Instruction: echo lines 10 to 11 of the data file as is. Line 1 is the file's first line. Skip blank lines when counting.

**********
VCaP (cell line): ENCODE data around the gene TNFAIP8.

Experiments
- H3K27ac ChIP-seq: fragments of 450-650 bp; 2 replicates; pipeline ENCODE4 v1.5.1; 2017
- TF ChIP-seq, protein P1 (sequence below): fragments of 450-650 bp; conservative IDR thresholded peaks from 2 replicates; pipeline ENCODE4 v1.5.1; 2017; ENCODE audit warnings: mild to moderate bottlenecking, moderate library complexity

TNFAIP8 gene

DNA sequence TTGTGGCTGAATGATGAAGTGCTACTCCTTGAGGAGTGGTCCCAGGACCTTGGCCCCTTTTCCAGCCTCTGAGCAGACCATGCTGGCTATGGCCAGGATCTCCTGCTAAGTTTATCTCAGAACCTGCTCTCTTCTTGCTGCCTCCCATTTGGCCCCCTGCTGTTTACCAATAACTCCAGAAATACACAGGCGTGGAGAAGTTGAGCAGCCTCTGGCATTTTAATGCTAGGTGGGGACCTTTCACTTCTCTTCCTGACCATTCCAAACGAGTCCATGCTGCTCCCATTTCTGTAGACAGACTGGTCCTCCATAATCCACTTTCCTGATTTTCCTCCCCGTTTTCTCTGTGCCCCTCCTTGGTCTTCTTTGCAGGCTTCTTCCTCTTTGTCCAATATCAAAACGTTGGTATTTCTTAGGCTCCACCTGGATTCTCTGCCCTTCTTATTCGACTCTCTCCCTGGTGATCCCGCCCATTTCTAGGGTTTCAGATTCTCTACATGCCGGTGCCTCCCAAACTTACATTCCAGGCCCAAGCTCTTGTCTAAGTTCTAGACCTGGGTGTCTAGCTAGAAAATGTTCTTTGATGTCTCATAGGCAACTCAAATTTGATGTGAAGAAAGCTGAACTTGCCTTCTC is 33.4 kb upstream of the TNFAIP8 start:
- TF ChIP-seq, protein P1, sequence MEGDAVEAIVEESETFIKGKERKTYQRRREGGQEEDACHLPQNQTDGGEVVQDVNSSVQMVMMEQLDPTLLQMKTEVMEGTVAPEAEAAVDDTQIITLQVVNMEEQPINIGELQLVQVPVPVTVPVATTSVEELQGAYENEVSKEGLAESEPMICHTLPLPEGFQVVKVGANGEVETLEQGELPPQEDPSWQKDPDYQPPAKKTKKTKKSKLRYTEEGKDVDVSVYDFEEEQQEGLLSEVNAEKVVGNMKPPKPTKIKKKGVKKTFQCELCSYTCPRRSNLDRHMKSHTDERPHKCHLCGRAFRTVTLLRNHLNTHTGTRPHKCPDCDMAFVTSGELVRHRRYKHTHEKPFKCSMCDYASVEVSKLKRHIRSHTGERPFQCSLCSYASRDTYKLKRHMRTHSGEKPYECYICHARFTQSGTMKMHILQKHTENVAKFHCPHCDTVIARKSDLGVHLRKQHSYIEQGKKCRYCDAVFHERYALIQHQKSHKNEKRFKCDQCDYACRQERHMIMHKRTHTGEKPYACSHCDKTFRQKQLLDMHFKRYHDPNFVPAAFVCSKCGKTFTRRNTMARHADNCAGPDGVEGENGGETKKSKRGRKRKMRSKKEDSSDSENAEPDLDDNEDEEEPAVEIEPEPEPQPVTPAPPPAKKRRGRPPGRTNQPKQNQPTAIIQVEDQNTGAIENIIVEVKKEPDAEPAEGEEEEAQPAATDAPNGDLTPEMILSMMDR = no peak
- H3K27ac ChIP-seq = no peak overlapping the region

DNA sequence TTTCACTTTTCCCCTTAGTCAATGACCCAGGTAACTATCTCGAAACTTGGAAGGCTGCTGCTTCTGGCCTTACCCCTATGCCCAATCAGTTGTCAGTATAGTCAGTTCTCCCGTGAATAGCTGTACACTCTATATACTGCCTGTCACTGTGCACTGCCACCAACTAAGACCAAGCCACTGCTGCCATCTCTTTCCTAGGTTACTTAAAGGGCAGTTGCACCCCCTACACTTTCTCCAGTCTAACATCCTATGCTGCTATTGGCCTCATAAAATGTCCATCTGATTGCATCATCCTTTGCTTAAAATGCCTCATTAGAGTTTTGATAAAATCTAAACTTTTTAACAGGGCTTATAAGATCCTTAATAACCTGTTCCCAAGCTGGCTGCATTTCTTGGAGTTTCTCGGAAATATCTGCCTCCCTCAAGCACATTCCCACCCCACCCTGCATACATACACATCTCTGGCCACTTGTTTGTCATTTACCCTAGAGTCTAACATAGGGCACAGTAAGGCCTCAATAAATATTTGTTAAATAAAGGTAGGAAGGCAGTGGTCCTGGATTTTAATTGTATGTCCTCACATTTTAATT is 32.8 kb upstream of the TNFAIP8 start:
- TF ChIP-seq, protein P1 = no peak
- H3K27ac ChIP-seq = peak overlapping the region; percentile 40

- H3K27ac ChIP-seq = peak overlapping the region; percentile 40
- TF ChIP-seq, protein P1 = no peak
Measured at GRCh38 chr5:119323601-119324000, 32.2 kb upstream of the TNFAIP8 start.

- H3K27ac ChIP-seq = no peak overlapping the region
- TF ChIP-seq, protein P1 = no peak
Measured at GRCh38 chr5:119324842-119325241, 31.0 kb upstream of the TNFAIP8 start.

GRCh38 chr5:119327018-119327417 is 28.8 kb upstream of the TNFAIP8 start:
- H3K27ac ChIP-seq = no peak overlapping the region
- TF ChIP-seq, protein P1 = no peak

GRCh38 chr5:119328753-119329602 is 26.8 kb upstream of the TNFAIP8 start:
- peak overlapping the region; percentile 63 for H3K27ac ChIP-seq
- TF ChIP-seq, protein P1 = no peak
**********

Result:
- TF ChIP-seq, protein P1 = no peak
- H3K27ac ChIP-seq = peak overlapping the region; percentile 40